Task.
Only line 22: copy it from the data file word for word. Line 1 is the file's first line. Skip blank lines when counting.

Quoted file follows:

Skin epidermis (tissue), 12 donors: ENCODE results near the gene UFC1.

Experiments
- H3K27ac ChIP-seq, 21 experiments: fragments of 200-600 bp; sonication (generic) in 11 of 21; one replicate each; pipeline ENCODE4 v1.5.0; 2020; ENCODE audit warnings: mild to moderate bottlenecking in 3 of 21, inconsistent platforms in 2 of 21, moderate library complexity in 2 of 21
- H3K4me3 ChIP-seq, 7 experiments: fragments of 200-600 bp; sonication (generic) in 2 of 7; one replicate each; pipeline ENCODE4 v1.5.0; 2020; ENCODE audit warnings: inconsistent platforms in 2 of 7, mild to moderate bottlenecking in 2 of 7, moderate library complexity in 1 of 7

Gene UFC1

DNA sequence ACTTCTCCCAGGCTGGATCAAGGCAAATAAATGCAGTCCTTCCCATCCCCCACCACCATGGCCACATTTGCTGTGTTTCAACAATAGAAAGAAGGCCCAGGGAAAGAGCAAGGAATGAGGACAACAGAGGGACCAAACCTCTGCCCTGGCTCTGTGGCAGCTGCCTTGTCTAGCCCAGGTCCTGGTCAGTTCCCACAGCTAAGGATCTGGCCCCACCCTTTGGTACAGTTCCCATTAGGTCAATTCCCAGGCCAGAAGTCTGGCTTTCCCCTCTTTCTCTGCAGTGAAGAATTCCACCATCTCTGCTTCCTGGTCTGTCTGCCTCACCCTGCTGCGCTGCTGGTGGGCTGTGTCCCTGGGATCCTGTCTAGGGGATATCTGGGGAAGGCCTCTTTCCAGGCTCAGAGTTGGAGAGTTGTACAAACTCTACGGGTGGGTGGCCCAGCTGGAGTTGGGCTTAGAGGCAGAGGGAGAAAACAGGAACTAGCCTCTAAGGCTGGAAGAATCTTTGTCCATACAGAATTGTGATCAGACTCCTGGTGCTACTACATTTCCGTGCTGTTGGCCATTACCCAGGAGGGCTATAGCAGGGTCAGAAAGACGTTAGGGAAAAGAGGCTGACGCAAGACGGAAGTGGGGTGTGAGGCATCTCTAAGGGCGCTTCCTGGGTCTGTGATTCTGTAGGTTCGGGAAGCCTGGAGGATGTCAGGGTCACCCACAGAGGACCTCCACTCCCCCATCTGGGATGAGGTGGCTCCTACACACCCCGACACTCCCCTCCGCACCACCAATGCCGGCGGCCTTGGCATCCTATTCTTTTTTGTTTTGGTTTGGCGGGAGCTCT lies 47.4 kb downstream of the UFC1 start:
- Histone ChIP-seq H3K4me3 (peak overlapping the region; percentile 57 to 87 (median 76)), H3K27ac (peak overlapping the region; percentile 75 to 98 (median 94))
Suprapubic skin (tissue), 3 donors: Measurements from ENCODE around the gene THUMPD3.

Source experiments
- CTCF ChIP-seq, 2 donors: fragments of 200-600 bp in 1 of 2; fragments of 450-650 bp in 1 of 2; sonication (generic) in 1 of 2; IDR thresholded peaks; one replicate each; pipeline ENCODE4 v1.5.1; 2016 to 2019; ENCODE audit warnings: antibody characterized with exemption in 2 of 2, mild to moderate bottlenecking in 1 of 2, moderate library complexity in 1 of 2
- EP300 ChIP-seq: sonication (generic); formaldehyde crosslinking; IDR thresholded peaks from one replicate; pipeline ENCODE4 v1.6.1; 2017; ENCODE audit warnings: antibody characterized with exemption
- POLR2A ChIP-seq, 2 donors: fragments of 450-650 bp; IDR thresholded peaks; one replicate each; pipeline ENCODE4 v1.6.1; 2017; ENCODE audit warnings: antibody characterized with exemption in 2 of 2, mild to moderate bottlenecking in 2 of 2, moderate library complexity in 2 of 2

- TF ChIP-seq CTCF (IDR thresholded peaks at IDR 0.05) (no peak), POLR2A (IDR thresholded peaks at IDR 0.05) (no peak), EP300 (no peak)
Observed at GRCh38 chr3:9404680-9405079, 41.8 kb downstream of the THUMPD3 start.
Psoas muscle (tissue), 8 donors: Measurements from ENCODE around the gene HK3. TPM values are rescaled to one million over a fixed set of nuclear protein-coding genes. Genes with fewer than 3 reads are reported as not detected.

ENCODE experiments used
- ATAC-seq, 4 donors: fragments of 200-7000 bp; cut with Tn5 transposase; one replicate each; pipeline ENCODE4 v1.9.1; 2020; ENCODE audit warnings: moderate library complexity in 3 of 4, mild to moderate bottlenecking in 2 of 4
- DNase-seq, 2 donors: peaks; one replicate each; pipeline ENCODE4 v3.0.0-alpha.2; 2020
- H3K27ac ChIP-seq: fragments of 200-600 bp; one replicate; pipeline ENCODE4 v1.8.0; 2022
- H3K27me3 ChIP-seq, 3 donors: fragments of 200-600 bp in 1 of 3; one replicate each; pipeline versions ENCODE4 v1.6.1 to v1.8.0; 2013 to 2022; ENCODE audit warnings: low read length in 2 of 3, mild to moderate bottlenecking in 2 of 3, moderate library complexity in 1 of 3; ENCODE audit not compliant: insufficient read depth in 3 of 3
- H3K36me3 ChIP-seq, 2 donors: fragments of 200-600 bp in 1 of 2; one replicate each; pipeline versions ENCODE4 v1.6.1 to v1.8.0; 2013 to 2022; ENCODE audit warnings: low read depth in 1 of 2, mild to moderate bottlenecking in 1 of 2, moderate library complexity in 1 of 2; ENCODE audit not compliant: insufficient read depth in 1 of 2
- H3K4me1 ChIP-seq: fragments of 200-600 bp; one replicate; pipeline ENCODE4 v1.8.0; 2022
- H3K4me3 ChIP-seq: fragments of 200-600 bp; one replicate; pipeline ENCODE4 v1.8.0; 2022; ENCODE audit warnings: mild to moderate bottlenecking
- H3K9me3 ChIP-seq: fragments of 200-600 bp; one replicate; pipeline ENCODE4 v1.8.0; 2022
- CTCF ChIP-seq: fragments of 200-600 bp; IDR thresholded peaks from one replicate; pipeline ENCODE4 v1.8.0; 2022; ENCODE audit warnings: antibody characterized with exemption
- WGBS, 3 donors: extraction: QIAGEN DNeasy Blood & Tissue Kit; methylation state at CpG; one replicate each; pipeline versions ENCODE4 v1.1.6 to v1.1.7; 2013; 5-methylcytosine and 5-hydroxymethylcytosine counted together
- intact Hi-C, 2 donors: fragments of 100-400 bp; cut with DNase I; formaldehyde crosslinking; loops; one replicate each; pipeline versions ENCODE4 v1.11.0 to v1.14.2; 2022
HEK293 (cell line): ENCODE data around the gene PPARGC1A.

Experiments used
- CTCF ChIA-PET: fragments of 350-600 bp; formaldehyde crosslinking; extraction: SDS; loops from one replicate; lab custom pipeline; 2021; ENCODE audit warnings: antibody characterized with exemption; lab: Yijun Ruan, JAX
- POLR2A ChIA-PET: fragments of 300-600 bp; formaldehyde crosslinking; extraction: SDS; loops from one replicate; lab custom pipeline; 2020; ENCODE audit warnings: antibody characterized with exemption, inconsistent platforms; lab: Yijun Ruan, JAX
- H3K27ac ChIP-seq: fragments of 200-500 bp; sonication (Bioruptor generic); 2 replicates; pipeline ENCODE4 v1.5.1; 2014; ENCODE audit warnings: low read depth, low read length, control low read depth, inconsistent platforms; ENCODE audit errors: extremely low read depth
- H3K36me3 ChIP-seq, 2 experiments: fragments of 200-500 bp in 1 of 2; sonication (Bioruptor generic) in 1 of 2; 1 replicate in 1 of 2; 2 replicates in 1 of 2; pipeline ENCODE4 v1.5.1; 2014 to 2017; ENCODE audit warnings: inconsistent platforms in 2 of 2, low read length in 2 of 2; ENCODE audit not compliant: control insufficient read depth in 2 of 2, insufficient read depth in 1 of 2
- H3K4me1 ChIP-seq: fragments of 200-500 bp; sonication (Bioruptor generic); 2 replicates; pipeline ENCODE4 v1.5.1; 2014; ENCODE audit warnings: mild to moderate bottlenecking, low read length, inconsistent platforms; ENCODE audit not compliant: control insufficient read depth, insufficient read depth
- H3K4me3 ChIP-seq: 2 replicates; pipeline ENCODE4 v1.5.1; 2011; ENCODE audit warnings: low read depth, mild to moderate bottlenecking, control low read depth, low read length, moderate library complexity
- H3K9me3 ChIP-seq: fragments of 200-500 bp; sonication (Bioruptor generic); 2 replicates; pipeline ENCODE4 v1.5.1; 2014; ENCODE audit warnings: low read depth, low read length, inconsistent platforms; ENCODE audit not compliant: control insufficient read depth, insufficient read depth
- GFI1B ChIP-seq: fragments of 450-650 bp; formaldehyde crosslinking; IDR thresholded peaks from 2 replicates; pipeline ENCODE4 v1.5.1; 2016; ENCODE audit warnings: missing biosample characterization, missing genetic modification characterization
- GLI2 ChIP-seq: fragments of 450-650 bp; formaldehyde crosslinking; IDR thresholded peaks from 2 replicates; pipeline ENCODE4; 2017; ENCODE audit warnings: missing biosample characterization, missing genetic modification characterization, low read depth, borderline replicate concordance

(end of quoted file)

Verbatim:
- H3K4me1 ChIP-seq: fragments of 200-600 bp; one replicate; pipeline ENCODE4 v1.8.0; 2022